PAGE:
The Truth: Sexting Is Dangerous For Teens - Boston News, Weather, Sports | FOX 25 | MyFoxBoston

The Truth: Sexting Is Dangerous For Teens


"I was a normal girl."

She's just 16 years old but thousands, maybe millions, have watched her online in a sex video. "You see my whole body, everything," said the 16-year-old, who wants to hide her identity.

She said a video changed her life, and left her entire family desperate for help. They decided to tell their story hoping other teenagers listen, before it's too late. "It was between her and one person, but now her face, her body, is all over the United Sates and you can't get rid of it," said the girl's mother.

The story begins three years ago, when the girl was 13-years-old. She says her boyfriend begged her to take her clothes off, and shoot a video of herself in her bedroom. Then he told her to upload the video online, to a secret account, that only he could see. "He had my user name and password to my account, so he just logged on."

The girl said no one else, including her mother, knew about the video until she got a call from one of her friends that she was the talk of the school and the video was out. "I didn't know if I wanted to cry or run in my room and just scream, I didn't know what to do," the girl said.

School became so tough she said she could barely face it, with kids whispering about her in the halls, ridiculing her, and more. "I got kicked off the cheer team because of this. They said I violated the sexual code of conduct," the girl said.

"The only advice they gave me was to keep her out of school for a week or two and see if everything would slow down and it would be fine. They didn't do anything. It just kept going and going, it never stopped," the girl's mother said.

They believe a student at school hacked into her secret account, copied the video, and the video spread like wildfire, to other schools, even across the country and now, years later, internationally, to porn sites in China. The video is considered child pornography, and downloading it, or even just having a copy is against the law.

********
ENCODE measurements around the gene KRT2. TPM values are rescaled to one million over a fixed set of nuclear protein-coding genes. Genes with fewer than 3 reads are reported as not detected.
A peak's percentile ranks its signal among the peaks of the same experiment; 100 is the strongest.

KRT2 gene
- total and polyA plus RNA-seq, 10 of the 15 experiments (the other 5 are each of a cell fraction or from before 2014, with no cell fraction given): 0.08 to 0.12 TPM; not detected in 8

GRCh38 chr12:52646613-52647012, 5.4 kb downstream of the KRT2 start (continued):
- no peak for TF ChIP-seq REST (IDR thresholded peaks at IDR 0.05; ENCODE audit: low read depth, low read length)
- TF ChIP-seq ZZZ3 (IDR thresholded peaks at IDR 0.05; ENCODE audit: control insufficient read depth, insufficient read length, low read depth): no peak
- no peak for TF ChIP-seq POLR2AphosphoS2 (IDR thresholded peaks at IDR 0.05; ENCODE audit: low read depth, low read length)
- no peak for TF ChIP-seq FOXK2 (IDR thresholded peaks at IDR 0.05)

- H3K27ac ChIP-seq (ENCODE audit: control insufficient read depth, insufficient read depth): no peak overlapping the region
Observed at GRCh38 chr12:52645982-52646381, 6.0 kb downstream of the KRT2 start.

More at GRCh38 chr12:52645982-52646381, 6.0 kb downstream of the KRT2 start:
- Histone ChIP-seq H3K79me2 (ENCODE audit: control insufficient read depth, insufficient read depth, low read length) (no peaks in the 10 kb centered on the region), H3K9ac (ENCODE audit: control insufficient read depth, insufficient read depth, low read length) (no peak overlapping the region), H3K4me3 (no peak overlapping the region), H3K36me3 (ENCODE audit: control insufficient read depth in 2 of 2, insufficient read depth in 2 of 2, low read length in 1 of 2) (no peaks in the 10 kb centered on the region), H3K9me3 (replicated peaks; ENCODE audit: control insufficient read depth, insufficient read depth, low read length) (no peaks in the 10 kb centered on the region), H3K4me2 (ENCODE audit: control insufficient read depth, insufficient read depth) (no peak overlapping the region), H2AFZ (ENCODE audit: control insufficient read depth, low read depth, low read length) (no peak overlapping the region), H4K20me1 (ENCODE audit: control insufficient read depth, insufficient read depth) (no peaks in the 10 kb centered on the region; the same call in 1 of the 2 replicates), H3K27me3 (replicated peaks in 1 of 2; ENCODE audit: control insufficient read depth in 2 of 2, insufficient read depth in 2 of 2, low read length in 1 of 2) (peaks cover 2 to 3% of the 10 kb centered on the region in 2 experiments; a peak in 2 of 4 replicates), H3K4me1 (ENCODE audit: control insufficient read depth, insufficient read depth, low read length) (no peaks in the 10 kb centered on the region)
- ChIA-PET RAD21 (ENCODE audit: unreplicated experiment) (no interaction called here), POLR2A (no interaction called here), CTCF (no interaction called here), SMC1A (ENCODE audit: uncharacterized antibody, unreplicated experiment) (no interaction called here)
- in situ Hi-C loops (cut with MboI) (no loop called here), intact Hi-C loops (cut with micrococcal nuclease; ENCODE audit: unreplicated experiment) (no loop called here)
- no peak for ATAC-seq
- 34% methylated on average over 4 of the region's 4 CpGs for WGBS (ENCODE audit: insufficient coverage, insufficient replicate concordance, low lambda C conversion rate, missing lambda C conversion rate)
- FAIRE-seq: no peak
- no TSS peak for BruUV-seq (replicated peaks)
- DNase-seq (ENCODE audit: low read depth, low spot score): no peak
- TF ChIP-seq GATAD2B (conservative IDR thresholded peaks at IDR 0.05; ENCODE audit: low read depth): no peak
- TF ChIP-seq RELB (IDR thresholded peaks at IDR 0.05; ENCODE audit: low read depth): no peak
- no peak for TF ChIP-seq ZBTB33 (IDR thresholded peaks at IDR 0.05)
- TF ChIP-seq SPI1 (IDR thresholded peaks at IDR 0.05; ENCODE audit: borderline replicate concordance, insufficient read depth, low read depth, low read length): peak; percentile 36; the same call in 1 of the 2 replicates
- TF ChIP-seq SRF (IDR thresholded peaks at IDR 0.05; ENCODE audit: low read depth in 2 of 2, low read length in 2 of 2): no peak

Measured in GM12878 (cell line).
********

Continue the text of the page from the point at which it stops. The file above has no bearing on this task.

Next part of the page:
"It was just 2 minutes out of my time, and those 2 minutes ruined my life," the girl said.

But no matter how hard she tries, experts say, it could follow her for the rest of her life. "I don't know anyone who can say with absolute certainty that because we've eliminated all known versions of it out there now, doesn't mean it won't pop up again tomorrow," said Scott Shagin, an attorney who specializes in digital media.

He says this story should be a lesson to us all, but the lesson isn't just about videos, it's about every single thing you post online. "Privacy protections are eroding, and your past can come back to haunt you in ways that just a generation ago didn't exist," Shagin says.

"I'm not angry with her. What she did she did. It's done, it's over with. She was a child, life goes on. I'm angry at the fact that somebody had the nerve to take something personal of hers and spread it everywhere," the girl's mother said.

The family has now hired attorney Stephanie Ovadia. "It's difficult to stop this cancer, because that's what it's become," Ovadia said. "I can not believe this happened to my child," the mother said.

Now she spends her days writing letters to porn sites, letting them know they're exposing a child, and just hoping they take it down, "until it's gone. If it takes the rest of my life, then it will take the rest of my life," the girl's mother said.

"I didn't think anything like this could happen to me," the girl said.

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